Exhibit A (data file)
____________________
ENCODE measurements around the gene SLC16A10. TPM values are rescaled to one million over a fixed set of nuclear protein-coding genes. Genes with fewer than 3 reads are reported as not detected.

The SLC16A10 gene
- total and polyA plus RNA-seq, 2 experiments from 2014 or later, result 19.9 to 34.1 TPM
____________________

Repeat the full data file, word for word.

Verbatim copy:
ENCODE measurements around the gene SLC16A10. TPM values are rescaled to one million over a fixed set of nuclear protein-coding genes. Genes with fewer than 3 reads are reported as not detected.

The SLC16A10 gene
- total and polyA plus RNA-seq, 2 experiments from 2014 or later, result 19.9 to 34.1 TPM